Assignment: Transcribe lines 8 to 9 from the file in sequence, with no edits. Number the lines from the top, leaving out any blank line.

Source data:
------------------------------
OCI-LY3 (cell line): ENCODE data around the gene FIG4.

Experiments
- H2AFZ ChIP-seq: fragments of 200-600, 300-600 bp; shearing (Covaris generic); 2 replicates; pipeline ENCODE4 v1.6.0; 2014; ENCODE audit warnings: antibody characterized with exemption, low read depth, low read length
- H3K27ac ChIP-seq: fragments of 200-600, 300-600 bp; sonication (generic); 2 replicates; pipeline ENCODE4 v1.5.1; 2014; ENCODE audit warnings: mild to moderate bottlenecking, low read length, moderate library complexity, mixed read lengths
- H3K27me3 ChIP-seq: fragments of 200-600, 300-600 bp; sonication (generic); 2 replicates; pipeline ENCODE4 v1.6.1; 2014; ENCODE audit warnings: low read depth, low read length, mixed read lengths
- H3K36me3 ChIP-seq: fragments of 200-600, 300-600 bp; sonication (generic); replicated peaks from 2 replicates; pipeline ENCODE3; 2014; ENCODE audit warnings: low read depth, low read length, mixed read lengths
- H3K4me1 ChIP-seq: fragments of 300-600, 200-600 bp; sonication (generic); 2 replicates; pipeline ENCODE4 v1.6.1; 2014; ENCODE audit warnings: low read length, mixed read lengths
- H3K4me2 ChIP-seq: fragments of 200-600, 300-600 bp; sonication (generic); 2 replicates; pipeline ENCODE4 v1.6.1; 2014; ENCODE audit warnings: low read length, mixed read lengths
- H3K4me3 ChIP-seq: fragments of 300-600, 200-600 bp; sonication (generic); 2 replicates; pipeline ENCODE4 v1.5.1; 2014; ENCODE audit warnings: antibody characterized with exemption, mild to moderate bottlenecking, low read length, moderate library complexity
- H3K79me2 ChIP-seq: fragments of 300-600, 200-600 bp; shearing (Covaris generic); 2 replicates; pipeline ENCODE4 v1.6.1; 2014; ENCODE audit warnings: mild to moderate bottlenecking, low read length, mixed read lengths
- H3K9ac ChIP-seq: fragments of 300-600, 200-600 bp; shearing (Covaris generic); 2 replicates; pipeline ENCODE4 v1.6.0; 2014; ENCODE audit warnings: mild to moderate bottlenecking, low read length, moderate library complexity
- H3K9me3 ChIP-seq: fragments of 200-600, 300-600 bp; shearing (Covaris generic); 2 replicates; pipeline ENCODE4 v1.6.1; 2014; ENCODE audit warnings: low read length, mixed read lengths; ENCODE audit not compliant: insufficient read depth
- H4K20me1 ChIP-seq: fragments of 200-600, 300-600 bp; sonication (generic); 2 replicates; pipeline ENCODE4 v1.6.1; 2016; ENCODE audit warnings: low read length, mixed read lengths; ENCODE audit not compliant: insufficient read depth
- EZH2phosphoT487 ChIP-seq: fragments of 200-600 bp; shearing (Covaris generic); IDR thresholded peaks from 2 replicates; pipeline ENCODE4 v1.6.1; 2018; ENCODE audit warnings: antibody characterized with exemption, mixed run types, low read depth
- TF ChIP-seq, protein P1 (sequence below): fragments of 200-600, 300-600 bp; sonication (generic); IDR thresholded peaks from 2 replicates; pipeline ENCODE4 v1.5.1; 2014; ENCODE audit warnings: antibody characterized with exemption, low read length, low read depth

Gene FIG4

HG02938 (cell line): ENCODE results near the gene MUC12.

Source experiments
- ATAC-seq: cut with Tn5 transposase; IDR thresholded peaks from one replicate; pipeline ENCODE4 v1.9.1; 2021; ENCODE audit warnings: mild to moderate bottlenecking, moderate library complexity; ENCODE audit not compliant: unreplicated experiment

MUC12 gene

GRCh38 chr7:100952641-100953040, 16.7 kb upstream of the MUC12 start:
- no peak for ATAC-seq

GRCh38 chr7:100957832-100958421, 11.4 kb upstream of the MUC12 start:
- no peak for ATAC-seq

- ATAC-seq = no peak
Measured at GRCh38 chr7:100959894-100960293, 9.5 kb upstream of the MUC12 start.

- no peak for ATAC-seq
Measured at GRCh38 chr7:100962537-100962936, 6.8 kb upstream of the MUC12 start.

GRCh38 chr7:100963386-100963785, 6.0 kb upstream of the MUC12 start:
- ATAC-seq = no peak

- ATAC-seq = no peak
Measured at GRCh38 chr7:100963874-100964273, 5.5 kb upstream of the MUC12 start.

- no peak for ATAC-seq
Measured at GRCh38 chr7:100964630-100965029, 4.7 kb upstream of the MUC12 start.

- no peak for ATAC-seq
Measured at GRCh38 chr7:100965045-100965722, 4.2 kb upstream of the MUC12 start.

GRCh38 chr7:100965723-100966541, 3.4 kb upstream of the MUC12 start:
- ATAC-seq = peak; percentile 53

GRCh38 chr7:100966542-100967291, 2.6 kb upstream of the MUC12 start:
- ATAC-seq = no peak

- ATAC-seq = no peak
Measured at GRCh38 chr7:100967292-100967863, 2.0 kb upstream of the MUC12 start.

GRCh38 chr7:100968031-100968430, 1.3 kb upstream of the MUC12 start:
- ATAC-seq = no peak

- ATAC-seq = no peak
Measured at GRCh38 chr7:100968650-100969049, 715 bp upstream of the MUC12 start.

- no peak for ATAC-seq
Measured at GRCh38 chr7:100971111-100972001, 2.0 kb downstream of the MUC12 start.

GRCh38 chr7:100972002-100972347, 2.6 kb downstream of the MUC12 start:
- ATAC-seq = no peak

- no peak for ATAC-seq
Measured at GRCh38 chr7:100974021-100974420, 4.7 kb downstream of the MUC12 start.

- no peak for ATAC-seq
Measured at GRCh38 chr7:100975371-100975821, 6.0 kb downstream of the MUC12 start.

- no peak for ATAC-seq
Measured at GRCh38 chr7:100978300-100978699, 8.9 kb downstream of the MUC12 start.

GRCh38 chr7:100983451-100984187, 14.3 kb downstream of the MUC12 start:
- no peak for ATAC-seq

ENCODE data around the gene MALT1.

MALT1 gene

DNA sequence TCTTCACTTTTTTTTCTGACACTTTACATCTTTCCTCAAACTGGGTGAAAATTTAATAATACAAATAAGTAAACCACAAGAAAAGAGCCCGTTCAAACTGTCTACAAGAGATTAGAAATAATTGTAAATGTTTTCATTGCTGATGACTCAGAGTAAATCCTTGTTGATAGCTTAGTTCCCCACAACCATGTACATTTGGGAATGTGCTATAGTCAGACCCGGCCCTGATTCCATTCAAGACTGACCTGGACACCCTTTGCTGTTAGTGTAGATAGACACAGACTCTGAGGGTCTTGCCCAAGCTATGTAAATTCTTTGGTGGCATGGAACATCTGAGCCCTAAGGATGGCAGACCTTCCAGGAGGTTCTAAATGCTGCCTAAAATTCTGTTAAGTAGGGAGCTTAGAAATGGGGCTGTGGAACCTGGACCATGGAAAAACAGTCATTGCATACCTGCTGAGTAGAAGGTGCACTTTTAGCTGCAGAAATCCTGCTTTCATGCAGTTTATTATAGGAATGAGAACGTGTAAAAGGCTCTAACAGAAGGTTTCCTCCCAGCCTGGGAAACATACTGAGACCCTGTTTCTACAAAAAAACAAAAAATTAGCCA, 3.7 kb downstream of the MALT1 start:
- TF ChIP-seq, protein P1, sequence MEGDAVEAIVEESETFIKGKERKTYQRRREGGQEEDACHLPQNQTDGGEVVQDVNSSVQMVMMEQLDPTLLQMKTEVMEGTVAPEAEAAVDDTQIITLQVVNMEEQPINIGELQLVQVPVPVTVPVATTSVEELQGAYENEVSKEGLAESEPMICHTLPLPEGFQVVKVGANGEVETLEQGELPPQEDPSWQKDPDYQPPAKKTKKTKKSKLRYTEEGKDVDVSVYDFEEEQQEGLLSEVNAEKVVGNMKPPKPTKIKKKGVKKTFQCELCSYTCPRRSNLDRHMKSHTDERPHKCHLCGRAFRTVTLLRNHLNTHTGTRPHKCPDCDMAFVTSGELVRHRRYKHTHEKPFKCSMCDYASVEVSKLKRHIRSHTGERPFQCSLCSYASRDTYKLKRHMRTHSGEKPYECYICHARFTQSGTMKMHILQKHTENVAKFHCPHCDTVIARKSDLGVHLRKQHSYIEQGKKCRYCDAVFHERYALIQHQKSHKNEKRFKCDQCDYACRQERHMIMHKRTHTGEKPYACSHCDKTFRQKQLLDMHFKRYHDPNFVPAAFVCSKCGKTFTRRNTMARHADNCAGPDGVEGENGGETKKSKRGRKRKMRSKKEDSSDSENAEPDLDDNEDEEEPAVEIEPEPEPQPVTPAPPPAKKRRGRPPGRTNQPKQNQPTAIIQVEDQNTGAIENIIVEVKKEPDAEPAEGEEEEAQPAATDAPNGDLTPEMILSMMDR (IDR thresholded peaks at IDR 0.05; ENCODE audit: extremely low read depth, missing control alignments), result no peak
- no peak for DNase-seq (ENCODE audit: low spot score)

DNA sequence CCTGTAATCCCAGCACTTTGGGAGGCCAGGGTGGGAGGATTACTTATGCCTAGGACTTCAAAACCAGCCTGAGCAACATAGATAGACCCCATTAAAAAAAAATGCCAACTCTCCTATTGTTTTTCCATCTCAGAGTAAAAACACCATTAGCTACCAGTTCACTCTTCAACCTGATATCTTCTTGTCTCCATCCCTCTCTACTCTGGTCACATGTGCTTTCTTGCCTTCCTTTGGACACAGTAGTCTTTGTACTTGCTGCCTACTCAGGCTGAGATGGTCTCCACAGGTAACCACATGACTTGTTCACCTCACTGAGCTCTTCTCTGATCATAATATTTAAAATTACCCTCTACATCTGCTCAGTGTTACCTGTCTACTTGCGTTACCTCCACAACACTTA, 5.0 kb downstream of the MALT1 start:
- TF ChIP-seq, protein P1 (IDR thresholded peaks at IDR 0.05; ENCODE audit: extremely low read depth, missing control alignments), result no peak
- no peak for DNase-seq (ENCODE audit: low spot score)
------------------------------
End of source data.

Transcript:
- H3K4me2 ChIP-seq: fragments of 200-600, 300-600 bp; sonication (generic); 2 replicates; pipeline ENCODE4 v1.6.1; 2014; ENCODE audit warnings: low read length, mixed read lengths
- H3K4me3 ChIP-seq: fragments of 300-600, 200-600 bp; sonication (generic); 2 replicates; pipeline ENCODE4 v1.5.1; 2014; ENCODE audit warnings: antibody characterized with exemption, mild to moderate bottlenecking, low read length, moderate library complexity